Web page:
Twitter | @GrimmPhil

Daughter Leaves Reassuring Whiteboard Notes For Mom With Dementia: 'You're Okay'

A photo of a daughter's reassuring messages for her mom with dementia has gone viral, igniting a global conversation about the heartbreaking condition, the BBC reported.

Written on a whiteboard, the touching notes were photographed by a visiting doctor who then decided to share them online, compelling others to share how they help those closest to them suffering from dementia.

Dementia is a syndrome, not a disease, and is an umbrella term for a collection of symptoms brought on by brain disorders.

Unsplash | Steven HWG

These symptoms include memory loss and difficulty with thinking, problem-solving, or a language.

If severe enough, a person with dementia may also experience dramatic changes in their mood or behavior.

Reddit | colymoly_guacamole, William Utermohlen

Since it is progressive, the symptoms of dementia gradually get worse and worse as more of the sufferer's brain cells become damaged.

UK-based GP Dr. Philip Grimmer was visiting a dementia patient in Chippenham when he first saw the whiteboard.

Dr. Philip Grimmer via BBC

"I'd not seen anything like it before in thousands of house visits," he told the BBC. "It's caring, reassuring and sensible — it's just such a simple idea."

The patient's daughter told Grimmer she had written the board in an effort to reduce "anxious phone calls" made by her mother to relatives.

Reddit | mavi, @sfaux

The reassuring messages were placed in the woman's sitting room, directly in her eye-line where she can always see it.

Grimmer shared a full photo of the whiteboard and its short, to-the-point notes on Twitter.

As well as assuring her mother that she is "okay," the dementia patient's daughter wrote,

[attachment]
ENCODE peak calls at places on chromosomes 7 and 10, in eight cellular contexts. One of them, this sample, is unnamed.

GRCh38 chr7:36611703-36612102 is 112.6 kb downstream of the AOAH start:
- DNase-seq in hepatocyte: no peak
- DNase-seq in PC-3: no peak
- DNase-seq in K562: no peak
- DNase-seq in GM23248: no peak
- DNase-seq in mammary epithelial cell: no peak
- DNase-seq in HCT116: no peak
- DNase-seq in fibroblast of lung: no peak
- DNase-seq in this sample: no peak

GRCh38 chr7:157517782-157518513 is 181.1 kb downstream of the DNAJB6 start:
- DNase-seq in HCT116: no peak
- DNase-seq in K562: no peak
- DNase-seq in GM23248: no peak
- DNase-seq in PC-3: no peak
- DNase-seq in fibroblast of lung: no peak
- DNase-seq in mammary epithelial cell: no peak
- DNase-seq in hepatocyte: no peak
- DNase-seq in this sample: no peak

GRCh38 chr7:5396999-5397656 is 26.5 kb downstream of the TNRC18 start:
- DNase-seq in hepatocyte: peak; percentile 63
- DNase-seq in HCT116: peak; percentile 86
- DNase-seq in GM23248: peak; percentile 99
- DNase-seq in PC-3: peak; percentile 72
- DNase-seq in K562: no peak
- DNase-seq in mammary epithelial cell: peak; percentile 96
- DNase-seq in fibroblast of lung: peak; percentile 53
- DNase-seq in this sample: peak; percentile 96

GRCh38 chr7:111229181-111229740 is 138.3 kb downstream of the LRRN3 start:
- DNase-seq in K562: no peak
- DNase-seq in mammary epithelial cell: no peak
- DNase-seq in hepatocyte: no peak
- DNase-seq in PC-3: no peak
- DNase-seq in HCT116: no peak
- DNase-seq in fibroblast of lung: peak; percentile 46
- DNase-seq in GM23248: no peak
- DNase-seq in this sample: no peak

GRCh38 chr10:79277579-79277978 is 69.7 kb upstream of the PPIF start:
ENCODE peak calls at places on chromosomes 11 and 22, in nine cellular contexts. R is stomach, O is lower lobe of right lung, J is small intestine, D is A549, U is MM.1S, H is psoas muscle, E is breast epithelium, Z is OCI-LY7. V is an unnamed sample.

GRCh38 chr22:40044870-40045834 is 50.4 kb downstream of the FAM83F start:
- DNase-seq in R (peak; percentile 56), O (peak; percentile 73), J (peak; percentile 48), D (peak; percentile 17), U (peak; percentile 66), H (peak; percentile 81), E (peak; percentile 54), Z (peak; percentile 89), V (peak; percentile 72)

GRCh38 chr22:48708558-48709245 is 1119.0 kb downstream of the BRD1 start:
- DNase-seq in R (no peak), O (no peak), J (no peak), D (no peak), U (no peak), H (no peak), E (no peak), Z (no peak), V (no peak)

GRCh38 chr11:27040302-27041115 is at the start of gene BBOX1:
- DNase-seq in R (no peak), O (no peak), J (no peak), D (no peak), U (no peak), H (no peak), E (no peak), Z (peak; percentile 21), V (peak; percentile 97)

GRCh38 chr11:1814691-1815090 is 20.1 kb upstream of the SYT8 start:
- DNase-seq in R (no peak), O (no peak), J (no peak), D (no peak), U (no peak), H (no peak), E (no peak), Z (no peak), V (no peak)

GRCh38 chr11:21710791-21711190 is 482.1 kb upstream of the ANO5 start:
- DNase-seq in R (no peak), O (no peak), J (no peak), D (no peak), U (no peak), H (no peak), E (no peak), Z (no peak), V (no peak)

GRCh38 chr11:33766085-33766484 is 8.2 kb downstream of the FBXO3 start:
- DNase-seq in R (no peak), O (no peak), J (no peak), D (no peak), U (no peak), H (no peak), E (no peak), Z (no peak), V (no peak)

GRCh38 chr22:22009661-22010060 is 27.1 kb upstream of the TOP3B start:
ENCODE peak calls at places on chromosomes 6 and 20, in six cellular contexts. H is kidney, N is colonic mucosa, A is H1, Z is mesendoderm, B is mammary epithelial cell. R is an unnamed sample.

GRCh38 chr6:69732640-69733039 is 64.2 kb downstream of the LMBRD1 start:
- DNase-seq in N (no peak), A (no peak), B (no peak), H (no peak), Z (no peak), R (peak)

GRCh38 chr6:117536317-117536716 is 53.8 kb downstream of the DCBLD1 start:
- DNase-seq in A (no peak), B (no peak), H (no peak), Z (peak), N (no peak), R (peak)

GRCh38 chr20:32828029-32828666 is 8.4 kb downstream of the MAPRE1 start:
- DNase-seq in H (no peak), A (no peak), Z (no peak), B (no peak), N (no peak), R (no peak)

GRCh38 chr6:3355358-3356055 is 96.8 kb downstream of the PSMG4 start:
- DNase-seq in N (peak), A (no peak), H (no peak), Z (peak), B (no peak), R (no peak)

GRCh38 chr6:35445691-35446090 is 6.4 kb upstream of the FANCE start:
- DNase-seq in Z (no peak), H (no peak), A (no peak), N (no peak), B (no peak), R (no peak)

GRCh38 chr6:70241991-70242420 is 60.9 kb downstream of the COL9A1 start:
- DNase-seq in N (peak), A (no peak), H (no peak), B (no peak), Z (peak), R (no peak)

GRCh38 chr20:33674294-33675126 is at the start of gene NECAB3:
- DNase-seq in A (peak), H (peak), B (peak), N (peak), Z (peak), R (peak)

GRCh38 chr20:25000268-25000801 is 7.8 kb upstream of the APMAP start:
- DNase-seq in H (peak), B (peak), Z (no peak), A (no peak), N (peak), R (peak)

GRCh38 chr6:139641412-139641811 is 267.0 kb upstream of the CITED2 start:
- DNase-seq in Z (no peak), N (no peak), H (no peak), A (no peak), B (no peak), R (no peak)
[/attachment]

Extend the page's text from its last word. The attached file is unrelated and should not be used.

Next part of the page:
"Your meals are paid for."

"You are not moving."

"No one else is moving."

"Keep drinking, it will help your memory."

"You don't owe anyone any money."

"You haven't upset anyone."

Shortly after sharing the photo online, Grimmer was stunned to find the whiteboard had manged to go viral, racking up over 40,000 likes.

The physician said he had only intended for his tweet to reach "a few interested colleagues" but never expected other people to react to the post the way that they have.

"[It's] clearly touched people's hearts around the world," he wrote in a follow-up tweet.

In the comments, users began sharing their own "dementia whiteboards" and other means of reducing stress and anxiety for their loved ones.

"I did similar for my mother," one user wrote. "She had a moderate head injury at the beginning of her decline into dementia. I also put notes into the pockets of all her clothing."

This wasn't the only way way that people used these messages to help their affected relatives, either.

Reddit | lil-spaghetti

While another shared they did something similar for their own mother and added they also wrote down the day and date on her notes to "help with her dislocation in time and place."

Each message shared on Twitter offered its respective dementia patient all the information they might struggle to remember themselves, thus reducing any potential anxiety, stress, or fear.

Dr. Grimmer's picture was also shared on Reddit where it earned over 113,000 up votes and even more stories from users who have dealt with people suffering from dementia.

"I had one resident where I worked who would be in tears because he was worried about his children and having to pay for his meals."

Reddit | happyman91

This comment came from Hailley, a nurse from Canada, who went on to say, "It was sometimes tough to reassure him. We had to call his children to talk to him a few times. It was hard to see him so upset."

Hailley later told the BBC that she sees people talk down to those with dementia, which she said "is just not right."


"They are still adults who know when they are being treated differently," she said.

"People just do not know how to interact with them. It takes patience and you may not be able to have a conversation with them in the same way you would with someone without dementia."

Reddit | Camjilla

Speaking to Dr. Grimmer's photo of the reassuring whiteboard, Hailley said it "addresses what gets asked the most [by those] in long-term care."

h/t: BBC

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